When it comes to buying a digital camera, it's easy to get confused as there are so many options. Fear not. We're here to help. This guide will help you make a purchasing decision based on the specifications you'll need to examine closely (and the specs you can basically ignore) before you fork out your hard-earned cash.
Cameras use one or more of several types of batteries: AAs, either nonrechargeable alkaline or rechargeable nickel metal hydride (NiMH) high-capacity disposable CRV3s or proprietary rechargeable batteries.
Some digital cameras quickly drain batteries - especially alkaline batteries - which can be expensive and annoying. Battery life and cost often aren't related; some inexpensive cameras have great battery life, and some expensive ones use up a charge quickly. Either way, it's a good idea to buy spare batteries.
Movies and sound
The majority of today's cameras can capture video as well as still shots, and some even record 1080p high-definition video. If you plan on shooting a lot of video with your camera, here are some things to consider:
- Can the camera zoom in and out optically while filming video?
- Can you use autofocus while shooting video?
- Does your video-editing software support the format your camera records? Most cameras' video output will work with any video-editing program, but the AVCHD format is still incompatible with some software. That said, the AVCHD format will upload directly to YouTube.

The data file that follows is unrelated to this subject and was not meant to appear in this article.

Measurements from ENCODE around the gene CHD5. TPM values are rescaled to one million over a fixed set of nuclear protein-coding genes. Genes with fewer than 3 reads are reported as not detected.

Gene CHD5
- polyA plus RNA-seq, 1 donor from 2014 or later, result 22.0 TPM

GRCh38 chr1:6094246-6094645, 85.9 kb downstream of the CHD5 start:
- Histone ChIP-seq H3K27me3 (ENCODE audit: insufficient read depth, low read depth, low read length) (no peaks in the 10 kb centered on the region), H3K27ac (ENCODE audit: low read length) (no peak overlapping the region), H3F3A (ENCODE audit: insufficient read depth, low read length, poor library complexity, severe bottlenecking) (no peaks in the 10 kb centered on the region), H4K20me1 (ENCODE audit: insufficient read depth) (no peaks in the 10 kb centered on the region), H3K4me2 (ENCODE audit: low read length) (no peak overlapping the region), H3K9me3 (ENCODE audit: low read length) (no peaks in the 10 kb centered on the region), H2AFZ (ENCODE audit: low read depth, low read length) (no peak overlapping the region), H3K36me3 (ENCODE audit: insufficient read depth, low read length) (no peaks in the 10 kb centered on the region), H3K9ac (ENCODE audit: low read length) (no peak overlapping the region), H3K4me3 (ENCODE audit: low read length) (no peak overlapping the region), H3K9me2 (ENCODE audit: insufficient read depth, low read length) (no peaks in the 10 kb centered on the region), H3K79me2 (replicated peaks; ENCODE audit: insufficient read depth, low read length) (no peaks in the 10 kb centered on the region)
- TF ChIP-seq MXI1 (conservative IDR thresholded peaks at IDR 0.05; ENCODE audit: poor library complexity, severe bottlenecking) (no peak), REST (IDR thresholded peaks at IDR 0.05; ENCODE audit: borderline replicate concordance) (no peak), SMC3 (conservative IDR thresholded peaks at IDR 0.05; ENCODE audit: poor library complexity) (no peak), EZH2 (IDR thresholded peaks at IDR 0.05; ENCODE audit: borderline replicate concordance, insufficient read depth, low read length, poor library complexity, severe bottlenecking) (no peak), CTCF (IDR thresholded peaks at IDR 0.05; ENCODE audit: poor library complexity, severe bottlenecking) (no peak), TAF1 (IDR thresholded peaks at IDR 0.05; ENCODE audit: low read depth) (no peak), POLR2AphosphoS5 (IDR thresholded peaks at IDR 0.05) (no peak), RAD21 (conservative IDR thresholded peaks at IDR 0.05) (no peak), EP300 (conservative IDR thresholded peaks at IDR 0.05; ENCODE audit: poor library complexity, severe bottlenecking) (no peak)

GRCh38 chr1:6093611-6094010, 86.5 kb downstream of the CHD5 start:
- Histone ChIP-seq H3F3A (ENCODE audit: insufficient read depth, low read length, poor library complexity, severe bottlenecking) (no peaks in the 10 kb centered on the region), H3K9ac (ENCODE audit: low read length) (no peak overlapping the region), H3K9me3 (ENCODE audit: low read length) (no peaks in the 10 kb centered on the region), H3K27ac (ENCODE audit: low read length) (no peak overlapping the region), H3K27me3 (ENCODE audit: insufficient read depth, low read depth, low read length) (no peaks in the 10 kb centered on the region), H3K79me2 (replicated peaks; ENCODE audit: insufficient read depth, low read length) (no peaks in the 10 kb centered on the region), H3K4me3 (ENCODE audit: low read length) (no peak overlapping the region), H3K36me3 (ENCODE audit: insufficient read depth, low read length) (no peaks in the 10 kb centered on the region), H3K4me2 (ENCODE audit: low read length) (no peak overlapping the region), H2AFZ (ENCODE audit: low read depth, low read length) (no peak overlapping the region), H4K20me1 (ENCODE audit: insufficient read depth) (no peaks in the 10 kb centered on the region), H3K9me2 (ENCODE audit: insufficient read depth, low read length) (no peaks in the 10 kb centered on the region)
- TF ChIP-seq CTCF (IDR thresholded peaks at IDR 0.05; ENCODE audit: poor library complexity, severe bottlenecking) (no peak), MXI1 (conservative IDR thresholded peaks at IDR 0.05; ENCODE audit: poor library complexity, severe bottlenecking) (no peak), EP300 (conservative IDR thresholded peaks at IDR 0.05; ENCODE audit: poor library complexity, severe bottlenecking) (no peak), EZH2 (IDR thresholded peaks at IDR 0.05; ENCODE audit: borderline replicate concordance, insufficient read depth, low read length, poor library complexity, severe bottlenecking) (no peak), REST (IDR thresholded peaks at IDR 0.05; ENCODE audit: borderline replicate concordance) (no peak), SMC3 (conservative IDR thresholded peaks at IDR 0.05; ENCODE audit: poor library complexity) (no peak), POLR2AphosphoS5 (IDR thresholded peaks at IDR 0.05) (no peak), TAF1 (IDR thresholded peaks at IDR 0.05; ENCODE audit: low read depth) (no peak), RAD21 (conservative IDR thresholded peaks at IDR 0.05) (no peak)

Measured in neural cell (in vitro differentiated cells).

- Do you have a Class 4 or Class 6 SDHC card? You'll want to pick one up to make sure it can handle the speed of video capture.
If you're torn between a digital SLR camera and an advanced point-and-shoot model, check to see whether the DSLR you're considering shoots video. A growing number of DSLRs capture high-definition video, and the larger sensors and lenses mean that the video quality is usually phenomenal.
All digital cameras let you shoot in fully automatic mode - just press the shutter release and you get a picture. Some cameras also offer aperture- and shutter-priority modes, in which you adjust the size of the lens opening or how long the shutter stays open, and the camera automatically controls the other variable to give you the proper exposure.
Typically, you'd use aperture priority to maintain control over an image's depth of field--for example, to blur the background of a shot while keeping the foreground sharp - and shutter-priority mode to capture fast-moving subjects. A camera that relies exclusively on full auto would attempt to keep both the foreground and background in focus in the former example, and it would probably blur the moving subject in the latter.
Usually, cameras that offer priority modes also provide full-manual exposure control, in which you set both variables. These modes make a camera adaptable to almost any situation.
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